Obama talks rural values, race and Fox News with author

Obama Marilynne Robinson
President Obama and author Marilynne Robinson

This year has seen the White House employ an unconventional media strategy, with President Obama sitting down with compelling cultural figures outside the realm of politics or the press.

In March, Obama interviewed David Simon, the creator of HBO's "The Wire," on the enforcement of drug laws and over-policing. A month later, Obama chatted with Bill Nye on the dangers of climate change.

That tactic continued this week with part one of a conversation in the New York Review of Books between Obama and Pulitzer Prize winning author Marilynne Robinson. (The second part will be published in the NYRB's next issue.)

Once again playing the role of interviewer, Obama's questions to Robinson illuminate his views on policy and the world around him. Here are five takeaways.

Being a good Christian is hard: Obama, who has been dogged by skepticism of his Christian faith, spent much of the conversation talking to Robinson about religion.

Obama spoke admiringly of Robinson's work, offering particular praise for the Christian characters in her books.

"Well, that's one of the things I love about your characters in your novels, it's not as if it's easy for them to be good Christians, right?" Obama said.

He added: "It's hard. And it's supposed to be hard."

Obama's ties to the heartland: Obama is often considered a cosmopolitan guy, with formative biographical experiences in big cities such as Boston, New York and Chicago. But in his interview with Robinson, Obama brought up his ties to rural America, saying that her books often remind him of his grandparents who grew up in Kansas.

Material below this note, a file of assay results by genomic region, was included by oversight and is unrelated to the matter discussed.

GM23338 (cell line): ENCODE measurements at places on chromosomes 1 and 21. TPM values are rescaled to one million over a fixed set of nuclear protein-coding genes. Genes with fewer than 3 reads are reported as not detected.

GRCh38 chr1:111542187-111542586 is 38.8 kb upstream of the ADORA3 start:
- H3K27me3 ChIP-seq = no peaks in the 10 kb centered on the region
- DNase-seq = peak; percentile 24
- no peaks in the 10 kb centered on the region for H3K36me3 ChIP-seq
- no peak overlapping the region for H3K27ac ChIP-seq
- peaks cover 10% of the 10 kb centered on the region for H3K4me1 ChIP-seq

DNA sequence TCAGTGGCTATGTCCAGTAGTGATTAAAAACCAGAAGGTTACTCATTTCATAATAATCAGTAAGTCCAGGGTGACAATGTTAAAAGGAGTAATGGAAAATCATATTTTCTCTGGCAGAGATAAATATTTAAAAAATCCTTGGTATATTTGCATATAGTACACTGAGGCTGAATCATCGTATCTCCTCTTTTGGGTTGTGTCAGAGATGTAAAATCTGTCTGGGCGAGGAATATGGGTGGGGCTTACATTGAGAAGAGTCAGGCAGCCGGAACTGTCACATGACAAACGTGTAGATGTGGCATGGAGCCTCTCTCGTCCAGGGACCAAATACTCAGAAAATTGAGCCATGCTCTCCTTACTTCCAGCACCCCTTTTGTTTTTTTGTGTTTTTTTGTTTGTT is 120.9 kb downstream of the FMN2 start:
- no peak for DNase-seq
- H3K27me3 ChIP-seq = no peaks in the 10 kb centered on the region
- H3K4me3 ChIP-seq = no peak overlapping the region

"And part of my connection to your books, I think, is an appreciation for--without romanticizing Middle America or small-town America -- that sense of homespun virtues," Obama said.

Obama gets in a dig at Fox News: Obama also waxed nostalgic about his time in Iowa, where the interview took place and where the road to his 2008 election was jump-started with a win in the state's caucuses. He said some observers were surprised that he established such a strong connection with the state's voters.

"And the reason I did was, first of all, I had the benefit that at the time nobody expected me to win," he told Robinson. "And so I wasn't viewed through this prism of Fox News and conservative media, and making me scary."

A spirited defense of government: There is a mutual admiration between Obama and Robinson that is clear throughout the interview. What's also apparent is they seem to share a similar worldview. That came out when the two discussed the role of government, something Obama has spent the better portion of his presidency defending.

Obama said he would like to challenge those who believe that "our problems would be solved without government" to "go to some other countries where there really is no government, where the roads are never repaired, where nobody has facilitated electricity going everywhere even where it's no economical."

Robinson responded: "And also, one of the things that doesn't take into account is that local governments can be great systems of oppression. And it's a wonderful thing to have a national government that can intervene in the name of national values."

On race: The country's first African-American president has become more open and candid when discussing race during his second term.

He told Robinson that the country at times has a "fault line of race." Obama said he shared Robinson's positive view on the American education system, "except for a handful of schools that are predominantly minority that are terrible."

He made a similar point about the criminal justice system, which he said generally works "except for this huge swath of the population that is incarcerated at rates that are unprecedented in world history."

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